I’ve been doing a lot of digital restoration over the past few years: Old slides from the 1960s (Alaska and Vietnam), 35mm B&W negatives from the 1960s and early 1970s (Vietnam, Phila street photography, etc.) and more recently, I restored dozens of old prints from the early 20th century for a photo book I made for my mother.
Lots of hard work and pulling myself up by my bootstraps have paid off. Mom is happy and I’m pleased with what I’ve done so far. But I wanted to take my efforts to the next level. My copy of “Digital Restoration from Start to Finish: Second Edition” by Ctein arrived last week. I dove into this marvelous book right right away. Here’s my first ‘practice’ effort.
This restored photo was taken on July 4, 1926. The little girl in the center is my 88 year old mother. The woman on the right wearing the black hat is my grandmother. The setting was in the Kingsessing Playground in Phila. They had a gala July 4th celebration every year. This would have been the baby parade I believe.
The family lived across the street at 5022 Kingsessing Ave. I lived in that same house until I was 12 years old. I still remember those July 4th celebrations. I made a print of the restored photo for mom. She loves it.
This is the photo I started with. Mom found it in the bottom drawer of her dresser (along with a bunch of other photos). They belonged to my late Aunt Martie Ann. Another treasure trove found!
As you can see, this 85 year old photo is in poor condition. The first job is to get the image into the computer. I had always scanned B&W photos as gray scale. My first lesson was to scan this photo as RGB as Ctein suggests. An RGB scan gives you more control. The default scanner settings for Gray scale uses the green channel. You can get a cleaner scan by using one or more of the other channels. You can even use the ‘dirty channel’ to isolate damage so it’s easier to make a mask.
I didn’t use a mask for this restoration. I found the cleanest channel, then fixed the image manually. The restored image is pure B&W with a full range of tones including good midtone contrast to give the image some nice snap.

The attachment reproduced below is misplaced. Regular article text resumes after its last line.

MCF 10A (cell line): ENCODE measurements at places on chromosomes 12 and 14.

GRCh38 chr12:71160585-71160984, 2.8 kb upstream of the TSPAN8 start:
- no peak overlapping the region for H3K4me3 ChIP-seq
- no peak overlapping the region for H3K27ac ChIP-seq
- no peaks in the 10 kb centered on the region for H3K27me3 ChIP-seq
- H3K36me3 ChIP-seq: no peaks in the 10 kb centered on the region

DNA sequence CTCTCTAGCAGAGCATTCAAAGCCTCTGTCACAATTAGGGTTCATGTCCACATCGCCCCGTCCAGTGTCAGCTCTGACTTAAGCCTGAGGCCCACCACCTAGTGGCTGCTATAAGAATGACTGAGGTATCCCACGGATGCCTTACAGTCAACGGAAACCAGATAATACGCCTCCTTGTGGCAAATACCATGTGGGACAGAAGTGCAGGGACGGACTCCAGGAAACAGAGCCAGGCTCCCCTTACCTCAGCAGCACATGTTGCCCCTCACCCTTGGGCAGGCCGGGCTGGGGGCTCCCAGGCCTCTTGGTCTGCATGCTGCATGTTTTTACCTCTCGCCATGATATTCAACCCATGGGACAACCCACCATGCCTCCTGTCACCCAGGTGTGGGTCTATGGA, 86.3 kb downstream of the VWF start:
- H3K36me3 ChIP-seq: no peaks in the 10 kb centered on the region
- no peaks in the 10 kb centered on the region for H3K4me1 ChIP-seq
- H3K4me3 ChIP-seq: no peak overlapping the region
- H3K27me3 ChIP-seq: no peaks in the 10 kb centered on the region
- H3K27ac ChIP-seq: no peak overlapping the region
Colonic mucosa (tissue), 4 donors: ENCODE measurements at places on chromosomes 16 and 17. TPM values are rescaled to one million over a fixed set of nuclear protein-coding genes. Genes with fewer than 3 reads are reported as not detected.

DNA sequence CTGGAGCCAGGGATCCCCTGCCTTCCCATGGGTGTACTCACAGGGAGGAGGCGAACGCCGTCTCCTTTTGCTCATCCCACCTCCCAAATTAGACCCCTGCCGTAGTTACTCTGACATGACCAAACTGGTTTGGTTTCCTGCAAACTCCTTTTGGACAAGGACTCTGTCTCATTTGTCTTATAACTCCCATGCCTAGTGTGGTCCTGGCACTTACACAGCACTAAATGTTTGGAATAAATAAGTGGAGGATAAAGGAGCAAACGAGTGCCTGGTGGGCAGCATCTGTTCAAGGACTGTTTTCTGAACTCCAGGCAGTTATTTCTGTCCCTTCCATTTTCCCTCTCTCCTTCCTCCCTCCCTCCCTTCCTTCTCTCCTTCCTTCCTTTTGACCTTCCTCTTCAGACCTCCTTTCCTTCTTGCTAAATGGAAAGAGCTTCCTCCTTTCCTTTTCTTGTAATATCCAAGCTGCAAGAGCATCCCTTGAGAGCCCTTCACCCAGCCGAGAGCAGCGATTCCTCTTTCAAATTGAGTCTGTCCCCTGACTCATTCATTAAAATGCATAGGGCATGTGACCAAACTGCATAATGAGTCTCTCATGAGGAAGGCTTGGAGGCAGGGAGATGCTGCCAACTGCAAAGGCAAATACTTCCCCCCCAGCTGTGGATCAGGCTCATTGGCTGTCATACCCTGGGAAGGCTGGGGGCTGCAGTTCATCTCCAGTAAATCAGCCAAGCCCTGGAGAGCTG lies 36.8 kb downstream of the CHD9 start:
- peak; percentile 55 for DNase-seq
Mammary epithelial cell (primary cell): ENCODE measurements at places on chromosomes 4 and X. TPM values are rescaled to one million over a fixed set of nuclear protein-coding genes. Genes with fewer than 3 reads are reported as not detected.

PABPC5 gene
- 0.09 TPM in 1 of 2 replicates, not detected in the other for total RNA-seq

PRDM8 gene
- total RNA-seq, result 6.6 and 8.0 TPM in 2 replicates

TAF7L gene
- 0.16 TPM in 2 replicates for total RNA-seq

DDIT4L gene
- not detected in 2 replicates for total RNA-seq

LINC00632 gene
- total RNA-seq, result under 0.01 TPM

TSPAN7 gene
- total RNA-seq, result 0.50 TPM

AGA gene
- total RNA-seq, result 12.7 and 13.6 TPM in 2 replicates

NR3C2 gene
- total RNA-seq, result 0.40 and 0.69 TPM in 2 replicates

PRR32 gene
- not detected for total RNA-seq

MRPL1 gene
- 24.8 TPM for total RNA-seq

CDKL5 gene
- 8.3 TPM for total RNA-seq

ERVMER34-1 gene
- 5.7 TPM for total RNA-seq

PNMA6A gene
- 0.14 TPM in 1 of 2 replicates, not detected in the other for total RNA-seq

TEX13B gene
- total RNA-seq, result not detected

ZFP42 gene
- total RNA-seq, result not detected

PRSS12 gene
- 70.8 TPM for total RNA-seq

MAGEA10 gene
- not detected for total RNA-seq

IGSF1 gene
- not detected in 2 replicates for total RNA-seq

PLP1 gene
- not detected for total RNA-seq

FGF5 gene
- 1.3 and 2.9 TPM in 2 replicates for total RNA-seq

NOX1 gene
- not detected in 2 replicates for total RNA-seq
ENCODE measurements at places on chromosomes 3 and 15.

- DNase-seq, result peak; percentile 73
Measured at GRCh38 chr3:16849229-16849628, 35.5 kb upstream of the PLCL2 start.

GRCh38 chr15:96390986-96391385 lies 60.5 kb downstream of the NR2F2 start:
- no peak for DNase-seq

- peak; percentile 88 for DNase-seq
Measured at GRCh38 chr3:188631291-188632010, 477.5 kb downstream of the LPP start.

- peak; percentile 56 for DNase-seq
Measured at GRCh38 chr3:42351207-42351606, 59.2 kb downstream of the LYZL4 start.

I cropped the original from the left and top. The person in the background on the far left was a distraction and cropping a little from the top eliminated some of the worst damage. Then I used the clone tool and the speck removal tool to clean up the dirt, scratches, tears, fingerprints and spots (from poor processing).
When I was satisfied, I resized the image and sharpened it. Ctein suggests you scan at 16 bits. This one was easy for me because I always use 16 bit scans and do all my post scan editing 16 bit with Picture Window Pro, a program I’ve been using for about 10 years now. I upgraded PWP from 3.1 to 3.5 about 7 years ago. A couple months ago I downloaded PWP 5.0 and played with it until the 30 day trial ended.
Ctein calls PWP “an amazing program” and I couldn’t agree more. After reading through Ctein’s book the first time, I decided it was time for me to upgrade to 5.0. The upgrade cost a mere $44.95, half the purchase price paid by new users. PWP is a windows only program but it runs on my linux box under Wine.
Oh, I almost forgot. I also have Neat Image running under Wine. I bought the pro version years ago and get free upgrades. Neat Image can work wonders. It reduces or eliminates image noise and does a fantastic job of it too.
I’ve been studying Ctein’s book and practicing what I’m learning with color now. Every time I open the book, I learn something new and valuable. I tried PWP’s Texture Mask and wow did it ever work for me. I was able to create masks that in combination with the advanced sharpen transformation, cleaned up a large percentage of dust spots and dirt without compromising image quality in two color restorations I’m working on. But that’s another story for another time. Meanwhile, I’m having fun.